Most importantly, their study also provides the recipe for making pure populations of astrocytes. They performed a series of studies to test the structure and function of the cells and they showed different characteristics of astrocytes. The iPS-induced immature astrocytes have similar genetic patterns as primary astrocytes and in the test tube the cells exhibit properties of glutamate uptake and promote synaptogenesis, the investigators wrote. When the cells were transplanted into mouse brain they became mature astrocytes that formed connections with blood vessels. “This is very exciting,” said Dr. Zhang. “We can begin to think about how we can use these cells as treatments for neurological diseases.”

The group is also making iPS cell lines from skin fibroblasts culled from patients with amyotrophic lateral sclerosis to test how the cells differentiate into motor neurons and astrocytes. The hope is to understand how the disease process affects discrete populations of cells. They have also made iPS cell lines from patients with Alexander disease, a condition marked by protein aggregation in the astrocytes. In preliminary tests, they can see the protein aggregate in the astrocytes. They are just beginning to grow iPS cell lines from patients with fragile X, autism, and Down syndrome as well.

Dr. Zhang said that it was patience that finally led to the ability to make astrocytes. They allowed the iPS cells to first develop into neural stem cells. These cells normally grow into ‘neurospheres’ but the scientists separated the cells and allowed them to continue growing and they gradually lost their ability to generate into neurons. Instead, they shift to a glial fate and became astrocytes. Once they become a uniform population of glial cells the scientists can keep expanding them to create billions of cells.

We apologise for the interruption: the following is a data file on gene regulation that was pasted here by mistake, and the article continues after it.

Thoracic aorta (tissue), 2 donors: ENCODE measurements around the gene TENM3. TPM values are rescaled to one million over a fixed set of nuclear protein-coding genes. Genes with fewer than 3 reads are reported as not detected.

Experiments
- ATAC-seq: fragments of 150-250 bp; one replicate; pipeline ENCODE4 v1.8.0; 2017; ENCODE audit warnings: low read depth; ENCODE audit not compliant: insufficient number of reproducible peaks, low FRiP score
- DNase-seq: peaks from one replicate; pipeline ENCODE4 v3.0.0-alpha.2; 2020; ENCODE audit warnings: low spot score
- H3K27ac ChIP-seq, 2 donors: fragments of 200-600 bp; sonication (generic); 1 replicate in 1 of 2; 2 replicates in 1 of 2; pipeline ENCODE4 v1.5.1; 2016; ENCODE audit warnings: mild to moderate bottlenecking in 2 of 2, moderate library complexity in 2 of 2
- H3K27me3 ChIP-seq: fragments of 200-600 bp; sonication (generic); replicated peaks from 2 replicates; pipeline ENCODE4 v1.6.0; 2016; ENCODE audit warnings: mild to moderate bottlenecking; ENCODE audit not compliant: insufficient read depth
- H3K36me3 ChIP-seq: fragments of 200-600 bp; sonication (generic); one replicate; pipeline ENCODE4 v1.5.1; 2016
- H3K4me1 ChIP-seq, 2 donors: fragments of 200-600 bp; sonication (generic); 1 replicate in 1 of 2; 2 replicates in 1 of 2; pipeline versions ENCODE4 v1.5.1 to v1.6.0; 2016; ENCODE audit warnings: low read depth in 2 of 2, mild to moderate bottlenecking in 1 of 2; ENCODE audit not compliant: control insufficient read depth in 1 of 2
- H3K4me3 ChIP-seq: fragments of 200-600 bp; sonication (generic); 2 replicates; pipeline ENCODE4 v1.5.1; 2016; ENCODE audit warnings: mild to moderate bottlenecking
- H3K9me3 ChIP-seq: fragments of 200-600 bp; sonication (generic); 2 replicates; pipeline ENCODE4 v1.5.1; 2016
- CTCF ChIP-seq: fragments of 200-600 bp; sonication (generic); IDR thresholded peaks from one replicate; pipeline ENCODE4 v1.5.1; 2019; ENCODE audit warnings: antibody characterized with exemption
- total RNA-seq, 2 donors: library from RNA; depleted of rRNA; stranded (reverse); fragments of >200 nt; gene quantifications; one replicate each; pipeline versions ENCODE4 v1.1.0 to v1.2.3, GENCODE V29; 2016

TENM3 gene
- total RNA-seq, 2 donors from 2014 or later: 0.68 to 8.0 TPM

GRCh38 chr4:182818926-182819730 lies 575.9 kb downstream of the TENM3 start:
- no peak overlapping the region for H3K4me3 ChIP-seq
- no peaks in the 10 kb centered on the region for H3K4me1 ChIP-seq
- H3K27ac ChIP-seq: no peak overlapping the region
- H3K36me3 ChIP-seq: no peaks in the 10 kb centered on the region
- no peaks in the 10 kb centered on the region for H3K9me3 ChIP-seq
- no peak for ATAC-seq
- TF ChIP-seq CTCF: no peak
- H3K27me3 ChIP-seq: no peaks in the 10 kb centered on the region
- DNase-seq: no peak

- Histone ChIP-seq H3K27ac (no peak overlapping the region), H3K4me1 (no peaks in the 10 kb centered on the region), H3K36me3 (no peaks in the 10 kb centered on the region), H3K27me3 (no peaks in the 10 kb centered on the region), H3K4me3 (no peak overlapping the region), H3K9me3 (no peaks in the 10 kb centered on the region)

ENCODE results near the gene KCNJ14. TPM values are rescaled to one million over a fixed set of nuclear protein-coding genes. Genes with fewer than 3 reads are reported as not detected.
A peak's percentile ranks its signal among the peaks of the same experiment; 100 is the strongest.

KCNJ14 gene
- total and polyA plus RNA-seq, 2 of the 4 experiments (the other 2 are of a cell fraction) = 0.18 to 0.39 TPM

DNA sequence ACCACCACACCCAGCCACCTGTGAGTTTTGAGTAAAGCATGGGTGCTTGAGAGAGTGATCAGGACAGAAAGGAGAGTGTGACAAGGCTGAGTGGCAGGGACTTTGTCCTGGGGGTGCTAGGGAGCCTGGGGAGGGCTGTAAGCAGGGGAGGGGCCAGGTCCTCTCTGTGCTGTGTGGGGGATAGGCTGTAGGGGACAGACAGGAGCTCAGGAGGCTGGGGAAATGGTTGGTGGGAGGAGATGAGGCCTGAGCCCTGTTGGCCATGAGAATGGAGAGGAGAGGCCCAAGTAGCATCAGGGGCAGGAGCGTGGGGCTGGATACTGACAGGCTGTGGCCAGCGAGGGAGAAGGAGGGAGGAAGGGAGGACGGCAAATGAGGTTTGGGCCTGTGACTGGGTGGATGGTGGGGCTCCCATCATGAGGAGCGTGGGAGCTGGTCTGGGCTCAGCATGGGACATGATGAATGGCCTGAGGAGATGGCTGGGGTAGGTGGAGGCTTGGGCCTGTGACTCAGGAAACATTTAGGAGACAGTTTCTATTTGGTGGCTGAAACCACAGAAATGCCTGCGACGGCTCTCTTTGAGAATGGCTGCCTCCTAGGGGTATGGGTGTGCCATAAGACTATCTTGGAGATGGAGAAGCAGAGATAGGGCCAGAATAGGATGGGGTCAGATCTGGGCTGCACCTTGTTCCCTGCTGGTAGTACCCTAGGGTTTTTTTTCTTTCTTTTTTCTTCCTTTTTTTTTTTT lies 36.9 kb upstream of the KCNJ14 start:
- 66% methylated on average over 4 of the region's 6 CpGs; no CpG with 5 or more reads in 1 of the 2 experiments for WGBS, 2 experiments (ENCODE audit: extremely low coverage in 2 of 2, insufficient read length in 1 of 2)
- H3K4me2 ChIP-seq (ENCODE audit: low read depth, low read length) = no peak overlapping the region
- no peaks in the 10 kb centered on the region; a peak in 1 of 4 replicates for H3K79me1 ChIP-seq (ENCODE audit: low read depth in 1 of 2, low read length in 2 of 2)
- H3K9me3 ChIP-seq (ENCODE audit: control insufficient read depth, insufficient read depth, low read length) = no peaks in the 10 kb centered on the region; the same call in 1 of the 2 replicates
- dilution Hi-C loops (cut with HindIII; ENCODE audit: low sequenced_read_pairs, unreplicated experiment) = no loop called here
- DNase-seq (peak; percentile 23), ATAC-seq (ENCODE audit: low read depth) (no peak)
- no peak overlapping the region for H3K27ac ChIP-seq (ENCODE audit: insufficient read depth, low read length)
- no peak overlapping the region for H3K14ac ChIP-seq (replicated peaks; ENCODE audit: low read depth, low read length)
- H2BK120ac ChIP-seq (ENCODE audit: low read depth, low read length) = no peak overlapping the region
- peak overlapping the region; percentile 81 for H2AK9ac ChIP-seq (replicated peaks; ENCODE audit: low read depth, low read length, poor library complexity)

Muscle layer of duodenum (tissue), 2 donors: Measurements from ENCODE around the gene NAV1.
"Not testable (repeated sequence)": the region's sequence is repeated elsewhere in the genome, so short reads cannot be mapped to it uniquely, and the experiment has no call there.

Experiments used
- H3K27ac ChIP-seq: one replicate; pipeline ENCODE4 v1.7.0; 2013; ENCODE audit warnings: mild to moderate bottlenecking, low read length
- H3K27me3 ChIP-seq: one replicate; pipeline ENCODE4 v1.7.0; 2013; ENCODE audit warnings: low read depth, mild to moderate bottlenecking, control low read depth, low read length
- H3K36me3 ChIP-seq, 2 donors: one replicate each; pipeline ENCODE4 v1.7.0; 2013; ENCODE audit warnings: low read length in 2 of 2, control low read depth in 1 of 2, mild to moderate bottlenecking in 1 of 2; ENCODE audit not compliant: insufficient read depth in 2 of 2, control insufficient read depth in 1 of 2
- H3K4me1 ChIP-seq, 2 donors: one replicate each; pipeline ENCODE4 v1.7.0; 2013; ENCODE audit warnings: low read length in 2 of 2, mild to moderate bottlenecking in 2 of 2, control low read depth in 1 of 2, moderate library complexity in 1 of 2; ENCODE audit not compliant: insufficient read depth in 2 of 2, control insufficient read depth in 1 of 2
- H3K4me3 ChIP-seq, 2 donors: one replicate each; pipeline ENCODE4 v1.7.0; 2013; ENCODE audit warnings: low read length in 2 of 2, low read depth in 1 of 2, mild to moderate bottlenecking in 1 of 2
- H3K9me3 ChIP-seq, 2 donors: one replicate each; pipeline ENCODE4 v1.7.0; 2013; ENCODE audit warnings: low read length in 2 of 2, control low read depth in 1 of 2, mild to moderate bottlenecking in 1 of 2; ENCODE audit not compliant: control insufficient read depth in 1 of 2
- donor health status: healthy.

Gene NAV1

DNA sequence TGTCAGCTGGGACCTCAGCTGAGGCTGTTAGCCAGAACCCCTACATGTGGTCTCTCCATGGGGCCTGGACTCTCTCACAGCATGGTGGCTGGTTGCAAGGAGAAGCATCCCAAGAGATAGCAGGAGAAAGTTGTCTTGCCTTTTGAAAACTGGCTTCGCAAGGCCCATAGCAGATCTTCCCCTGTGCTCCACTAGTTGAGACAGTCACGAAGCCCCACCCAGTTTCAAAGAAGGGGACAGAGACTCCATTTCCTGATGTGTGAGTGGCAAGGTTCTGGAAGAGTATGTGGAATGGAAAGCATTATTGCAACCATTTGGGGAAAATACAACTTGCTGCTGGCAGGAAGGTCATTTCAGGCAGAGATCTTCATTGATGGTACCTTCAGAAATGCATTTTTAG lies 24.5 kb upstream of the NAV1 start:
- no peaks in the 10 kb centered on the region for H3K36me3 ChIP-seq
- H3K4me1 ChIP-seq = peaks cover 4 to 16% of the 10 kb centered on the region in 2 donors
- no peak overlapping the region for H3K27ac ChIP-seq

Another way that they got a large population of glial cells was to take progenitors and make them differentiate into astrocytes and transplant them into hippocampal tissue in the mouse. Their cell fate is fixed and they never become anything but glial cells, Dr. Zhang said.

When exposed to specific neural environments the cells grow into regionally and functionally distinct subtypes of astrocytes, just like there are different types of neurons. What's more, they maintain their identities when transplanted into ectopic mouse brain regions.